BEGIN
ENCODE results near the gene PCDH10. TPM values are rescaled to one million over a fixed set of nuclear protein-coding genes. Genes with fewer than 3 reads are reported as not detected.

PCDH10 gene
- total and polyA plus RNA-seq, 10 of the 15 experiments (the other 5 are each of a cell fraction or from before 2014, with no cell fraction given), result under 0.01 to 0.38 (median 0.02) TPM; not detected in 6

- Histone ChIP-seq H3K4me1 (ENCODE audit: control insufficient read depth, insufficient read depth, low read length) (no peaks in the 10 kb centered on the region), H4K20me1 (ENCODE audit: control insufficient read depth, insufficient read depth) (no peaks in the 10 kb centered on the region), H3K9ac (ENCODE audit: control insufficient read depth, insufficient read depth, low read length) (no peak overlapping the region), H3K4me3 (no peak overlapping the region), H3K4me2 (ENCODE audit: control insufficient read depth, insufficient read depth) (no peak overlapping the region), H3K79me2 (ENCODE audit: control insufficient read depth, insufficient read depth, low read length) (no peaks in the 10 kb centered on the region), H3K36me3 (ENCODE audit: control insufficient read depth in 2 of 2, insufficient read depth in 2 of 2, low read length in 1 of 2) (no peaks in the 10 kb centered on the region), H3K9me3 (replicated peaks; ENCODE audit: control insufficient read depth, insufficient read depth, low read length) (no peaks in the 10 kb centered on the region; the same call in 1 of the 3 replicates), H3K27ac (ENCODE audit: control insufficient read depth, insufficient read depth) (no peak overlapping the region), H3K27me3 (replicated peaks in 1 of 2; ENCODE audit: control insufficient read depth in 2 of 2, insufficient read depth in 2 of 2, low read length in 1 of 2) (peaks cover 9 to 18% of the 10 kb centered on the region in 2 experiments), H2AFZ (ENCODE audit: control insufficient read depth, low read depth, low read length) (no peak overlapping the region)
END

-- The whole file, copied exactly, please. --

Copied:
ENCODE results near the gene PCDH10. TPM values are rescaled to one million over a fixed set of nuclear protein-coding genes. Genes with fewer than 3 reads are reported as not detected.

PCDH10 gene
- total and polyA plus RNA-seq, 10 of the 15 experiments (the other 5 are each of a cell fraction or from before 2014, with no cell fraction given), result under 0.01 to 0.38 (median 0.02) TPM; not detected in 6

- Histone ChIP-seq H3K4me1 (ENCODE audit: control insufficient read depth, insufficient read depth, low read length) (no peaks in the 10 kb centered on the region), H4K20me1 (ENCODE audit: control insufficient read depth, insufficient read depth) (no peaks in the 10 kb centered on the region), H3K9ac (ENCODE audit: control insufficient read depth, insufficient read depth, low read length) (no peak overlapping the region), H3K4me3 (no peak overlapping the region), H3K4me2 (ENCODE audit: control insufficient read depth, insufficient read depth) (no peak overlapping the region), H3K79me2 (ENCODE audit: control insufficient read depth, insufficient read depth, low read length) (no peaks in the 10 kb centered on the region), H3K36me3 (ENCODE audit: control insufficient read depth in 2 of 2, insufficient read depth in 2 of 2, low read length in 1 of 2) (no peaks in the 10 kb centered on the region), H3K9me3 (replicated peaks; ENCODE audit: control insufficient read depth, insufficient read depth, low read length) (no peaks in the 10 kb centered on the region; the same call in 1 of the 3 replicates), H3K27ac (ENCODE audit: control insufficient read depth, insufficient read depth) (no peak overlapping the region), H3K27me3 (replicated peaks in 1 of 2; ENCODE audit: control insufficient read depth in 2 of 2, insufficient read depth in 2 of 2, low read length in 1 of 2) (peaks cover 9 to 18% of the 10 kb centered on the region in 2 experiments), H2AFZ (ENCODE audit: control insufficient read depth, low read depth, low read length) (no peak overlapping the region)